Tax office warns of three dodgy SMSF schemes you need to avoid


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The tax office keeps a close eye on artificial tax schemes.

It has highlighted a trio of arrangements aimed at those who are nearing retirement and have a self-managed super fund.

They should avoid the following:

tax scams to avoid smsf self-managed super ato

  • Artificial arrangements involving SMSFs and property development ventures, involving the creation of complex structures, often including a chain of interposed unit trusts, which result in the income from the property development being distributed to an SMSF, rather than to the individual, and hence subject to a lower rate of tax.
  • Arrangements where SMSF members deliberately contribute an amount beyond their non-concessional contributions cap in order to manipulate the taxable and non-taxable components of their balance when they withdraw the excess.
  • Arrangements where an individual or related entity grants a legal life interest over a commercial property to an SMSF, as opposed to the SMSF obtaining full legal ownership.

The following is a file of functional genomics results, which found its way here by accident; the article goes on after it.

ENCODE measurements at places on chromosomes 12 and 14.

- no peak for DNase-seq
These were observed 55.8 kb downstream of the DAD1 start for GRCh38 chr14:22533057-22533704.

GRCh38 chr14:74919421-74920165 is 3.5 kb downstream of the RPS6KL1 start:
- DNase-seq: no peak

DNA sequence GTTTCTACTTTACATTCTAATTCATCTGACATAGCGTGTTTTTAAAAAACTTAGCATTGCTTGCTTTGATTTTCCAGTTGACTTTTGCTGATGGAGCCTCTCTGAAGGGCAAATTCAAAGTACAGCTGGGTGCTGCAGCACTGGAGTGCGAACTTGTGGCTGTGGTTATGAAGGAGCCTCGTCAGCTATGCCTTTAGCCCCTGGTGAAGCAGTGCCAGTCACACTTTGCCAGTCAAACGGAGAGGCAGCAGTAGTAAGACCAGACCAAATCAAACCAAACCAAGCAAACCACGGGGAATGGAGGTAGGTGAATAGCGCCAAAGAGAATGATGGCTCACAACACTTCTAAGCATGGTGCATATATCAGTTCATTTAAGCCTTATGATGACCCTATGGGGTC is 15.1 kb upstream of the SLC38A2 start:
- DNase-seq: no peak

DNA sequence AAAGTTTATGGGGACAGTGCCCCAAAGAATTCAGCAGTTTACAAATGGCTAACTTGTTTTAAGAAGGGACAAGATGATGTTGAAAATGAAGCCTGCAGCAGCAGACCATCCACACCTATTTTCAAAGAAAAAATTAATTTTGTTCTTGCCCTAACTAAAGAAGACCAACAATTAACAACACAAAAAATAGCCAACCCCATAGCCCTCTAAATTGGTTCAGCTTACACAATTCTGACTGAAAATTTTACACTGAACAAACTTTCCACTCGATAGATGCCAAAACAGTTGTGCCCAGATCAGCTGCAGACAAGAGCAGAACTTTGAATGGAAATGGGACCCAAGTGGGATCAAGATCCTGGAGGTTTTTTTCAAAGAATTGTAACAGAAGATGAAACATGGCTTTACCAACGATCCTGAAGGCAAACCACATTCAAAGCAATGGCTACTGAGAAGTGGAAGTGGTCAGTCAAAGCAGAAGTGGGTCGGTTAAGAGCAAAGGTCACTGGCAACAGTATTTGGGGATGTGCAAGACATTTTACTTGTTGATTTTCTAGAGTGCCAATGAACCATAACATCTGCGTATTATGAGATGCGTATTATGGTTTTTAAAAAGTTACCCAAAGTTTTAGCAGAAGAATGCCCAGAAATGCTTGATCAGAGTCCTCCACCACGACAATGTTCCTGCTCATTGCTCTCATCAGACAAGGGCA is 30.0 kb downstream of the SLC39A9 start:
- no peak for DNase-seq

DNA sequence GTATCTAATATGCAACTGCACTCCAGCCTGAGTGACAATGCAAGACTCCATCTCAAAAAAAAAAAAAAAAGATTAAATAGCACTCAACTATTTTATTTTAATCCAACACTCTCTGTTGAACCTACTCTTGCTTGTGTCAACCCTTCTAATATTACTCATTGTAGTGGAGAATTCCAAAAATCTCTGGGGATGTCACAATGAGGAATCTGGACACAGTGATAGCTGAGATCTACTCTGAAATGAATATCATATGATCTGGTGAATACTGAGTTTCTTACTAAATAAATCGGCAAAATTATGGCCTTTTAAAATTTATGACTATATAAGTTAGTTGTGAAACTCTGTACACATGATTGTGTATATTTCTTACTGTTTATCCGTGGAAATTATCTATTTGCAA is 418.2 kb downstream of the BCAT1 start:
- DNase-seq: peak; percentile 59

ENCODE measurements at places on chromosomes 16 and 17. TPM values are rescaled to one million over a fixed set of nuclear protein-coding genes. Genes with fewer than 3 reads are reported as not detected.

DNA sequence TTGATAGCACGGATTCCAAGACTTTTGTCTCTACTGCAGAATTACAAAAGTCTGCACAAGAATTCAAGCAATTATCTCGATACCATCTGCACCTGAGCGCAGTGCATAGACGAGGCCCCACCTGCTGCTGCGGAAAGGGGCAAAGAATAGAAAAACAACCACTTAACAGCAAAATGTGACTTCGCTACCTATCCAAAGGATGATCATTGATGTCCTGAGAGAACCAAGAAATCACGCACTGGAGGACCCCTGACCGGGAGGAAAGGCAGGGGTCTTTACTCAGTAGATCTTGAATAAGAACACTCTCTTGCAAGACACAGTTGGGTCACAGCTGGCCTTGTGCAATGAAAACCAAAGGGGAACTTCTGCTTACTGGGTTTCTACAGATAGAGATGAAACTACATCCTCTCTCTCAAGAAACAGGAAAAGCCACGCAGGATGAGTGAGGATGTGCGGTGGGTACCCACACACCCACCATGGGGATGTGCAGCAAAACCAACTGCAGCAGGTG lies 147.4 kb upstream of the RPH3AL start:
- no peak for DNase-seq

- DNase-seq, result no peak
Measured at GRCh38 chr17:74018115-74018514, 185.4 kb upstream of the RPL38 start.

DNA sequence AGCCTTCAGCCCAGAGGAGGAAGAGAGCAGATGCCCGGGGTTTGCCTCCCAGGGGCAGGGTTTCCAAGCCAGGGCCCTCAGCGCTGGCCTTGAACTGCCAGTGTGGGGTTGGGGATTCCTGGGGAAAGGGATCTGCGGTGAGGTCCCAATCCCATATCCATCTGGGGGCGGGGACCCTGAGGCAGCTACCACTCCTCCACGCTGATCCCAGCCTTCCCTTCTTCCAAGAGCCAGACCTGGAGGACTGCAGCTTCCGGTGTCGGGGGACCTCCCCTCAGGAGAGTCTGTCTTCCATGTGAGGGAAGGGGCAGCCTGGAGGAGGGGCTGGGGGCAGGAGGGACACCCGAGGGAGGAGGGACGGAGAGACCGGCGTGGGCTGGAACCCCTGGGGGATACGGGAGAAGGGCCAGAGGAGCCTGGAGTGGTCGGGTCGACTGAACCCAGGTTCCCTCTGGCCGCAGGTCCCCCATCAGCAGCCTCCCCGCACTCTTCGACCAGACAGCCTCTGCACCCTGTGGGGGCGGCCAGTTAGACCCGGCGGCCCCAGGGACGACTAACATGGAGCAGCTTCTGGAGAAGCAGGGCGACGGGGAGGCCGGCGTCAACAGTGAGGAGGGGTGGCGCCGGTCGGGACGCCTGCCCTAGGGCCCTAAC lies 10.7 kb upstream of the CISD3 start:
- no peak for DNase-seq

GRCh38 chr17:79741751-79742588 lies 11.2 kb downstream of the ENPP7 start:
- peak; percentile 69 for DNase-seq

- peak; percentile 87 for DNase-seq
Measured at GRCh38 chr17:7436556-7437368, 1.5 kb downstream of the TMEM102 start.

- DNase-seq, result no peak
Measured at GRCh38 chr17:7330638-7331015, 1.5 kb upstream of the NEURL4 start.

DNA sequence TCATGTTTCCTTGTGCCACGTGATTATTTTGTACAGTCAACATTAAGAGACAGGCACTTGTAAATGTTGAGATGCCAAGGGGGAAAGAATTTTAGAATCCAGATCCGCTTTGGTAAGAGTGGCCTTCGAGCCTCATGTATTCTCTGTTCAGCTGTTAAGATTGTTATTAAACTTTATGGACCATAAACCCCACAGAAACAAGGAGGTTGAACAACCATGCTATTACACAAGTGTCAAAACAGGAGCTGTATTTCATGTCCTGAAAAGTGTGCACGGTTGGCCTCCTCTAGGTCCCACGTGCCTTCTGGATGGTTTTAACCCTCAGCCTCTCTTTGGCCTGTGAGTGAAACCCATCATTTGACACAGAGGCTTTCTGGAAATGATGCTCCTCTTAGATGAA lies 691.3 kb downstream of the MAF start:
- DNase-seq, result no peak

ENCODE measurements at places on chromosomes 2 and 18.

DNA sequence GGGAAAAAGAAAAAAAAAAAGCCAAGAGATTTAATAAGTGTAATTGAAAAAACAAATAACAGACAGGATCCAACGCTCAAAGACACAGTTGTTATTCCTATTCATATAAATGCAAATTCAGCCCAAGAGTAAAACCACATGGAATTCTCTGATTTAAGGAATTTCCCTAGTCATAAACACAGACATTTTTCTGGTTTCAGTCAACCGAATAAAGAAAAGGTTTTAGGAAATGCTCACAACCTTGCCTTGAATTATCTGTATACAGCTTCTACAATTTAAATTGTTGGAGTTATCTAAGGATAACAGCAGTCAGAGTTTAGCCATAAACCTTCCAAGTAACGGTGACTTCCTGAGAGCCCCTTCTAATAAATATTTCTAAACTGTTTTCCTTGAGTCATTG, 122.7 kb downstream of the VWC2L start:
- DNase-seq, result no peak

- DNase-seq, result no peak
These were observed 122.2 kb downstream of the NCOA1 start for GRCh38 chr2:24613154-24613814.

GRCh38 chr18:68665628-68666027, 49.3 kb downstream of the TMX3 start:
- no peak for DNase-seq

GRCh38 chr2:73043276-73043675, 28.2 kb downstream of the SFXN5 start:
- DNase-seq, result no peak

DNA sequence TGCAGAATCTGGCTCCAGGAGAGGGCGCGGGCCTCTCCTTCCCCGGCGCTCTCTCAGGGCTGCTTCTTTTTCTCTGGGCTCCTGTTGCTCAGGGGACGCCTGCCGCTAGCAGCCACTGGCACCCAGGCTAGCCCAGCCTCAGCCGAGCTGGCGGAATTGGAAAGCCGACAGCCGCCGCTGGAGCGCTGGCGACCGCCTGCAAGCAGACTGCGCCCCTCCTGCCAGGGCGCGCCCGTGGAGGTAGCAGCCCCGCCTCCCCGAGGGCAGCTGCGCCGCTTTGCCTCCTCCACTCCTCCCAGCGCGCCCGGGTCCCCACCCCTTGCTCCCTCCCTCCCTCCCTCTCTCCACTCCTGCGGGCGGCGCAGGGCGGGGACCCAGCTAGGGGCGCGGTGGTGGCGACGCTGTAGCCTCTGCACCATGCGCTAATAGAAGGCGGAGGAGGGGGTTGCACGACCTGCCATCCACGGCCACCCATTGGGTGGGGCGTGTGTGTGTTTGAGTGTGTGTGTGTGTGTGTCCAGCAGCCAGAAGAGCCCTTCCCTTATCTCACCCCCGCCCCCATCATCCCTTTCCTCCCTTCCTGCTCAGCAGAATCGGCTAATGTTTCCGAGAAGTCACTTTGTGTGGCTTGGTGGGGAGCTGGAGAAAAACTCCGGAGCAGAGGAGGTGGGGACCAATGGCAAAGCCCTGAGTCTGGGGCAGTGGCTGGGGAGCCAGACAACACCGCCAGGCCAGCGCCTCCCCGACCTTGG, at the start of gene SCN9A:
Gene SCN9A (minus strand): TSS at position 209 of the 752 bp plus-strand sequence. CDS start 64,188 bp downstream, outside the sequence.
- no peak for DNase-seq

This results in the rental income being diverted to the SMSF and taxed at lower rates while the individual or related entity retains legal ownership of the property.

The key features of schemes like these are low (or zero) tax, lots of shuffling of legal paperwork and a general air that they are "too good to be true". (Hint: they are!)

So if somebody approaches you about such a scheme, be sure to consult a trusted adviser.

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Mark Chapman is director of tax communications at H&R Block, Australia's largest firm of tax accountants, and is a regular contributor to Money. Mark is the author of Life and Taxes: A Look at Life Through Tax.